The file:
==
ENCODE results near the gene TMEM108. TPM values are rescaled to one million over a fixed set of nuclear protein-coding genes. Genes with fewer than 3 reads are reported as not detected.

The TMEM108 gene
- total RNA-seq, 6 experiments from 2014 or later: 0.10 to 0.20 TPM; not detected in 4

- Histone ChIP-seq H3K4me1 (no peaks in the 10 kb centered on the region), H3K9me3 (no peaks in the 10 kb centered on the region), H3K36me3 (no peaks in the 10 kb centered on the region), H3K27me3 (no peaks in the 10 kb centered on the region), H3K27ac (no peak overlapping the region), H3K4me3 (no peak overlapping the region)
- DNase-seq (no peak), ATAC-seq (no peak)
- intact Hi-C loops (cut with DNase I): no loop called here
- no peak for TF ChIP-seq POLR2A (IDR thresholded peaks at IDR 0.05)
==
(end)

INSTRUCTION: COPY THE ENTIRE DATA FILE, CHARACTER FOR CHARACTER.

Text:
ENCODE results near the gene TMEM108. TPM values are rescaled to one million over a fixed set of nuclear protein-coding genes. Genes with fewer than 3 reads are reported as not detected.

The TMEM108 gene
- total RNA-seq, 6 experiments from 2014 or later: 0.10 to 0.20 TPM; not detected in 4

- Histone ChIP-seq H3K4me1 (no peaks in the 10 kb centered on the region), H3K9me3 (no peaks in the 10 kb centered on the region), H3K36me3 (no peaks in the 10 kb centered on the region), H3K27me3 (no peaks in the 10 kb centered on the region), H3K27ac (no peak overlapping the region), H3K4me3 (no peak overlapping the region)
- DNase-seq (no peak), ATAC-seq (no peak)
- intact Hi-C loops (cut with DNase I): no loop called here
- no peak for TF ChIP-seq POLR2A (IDR thresholded peaks at IDR 0.05)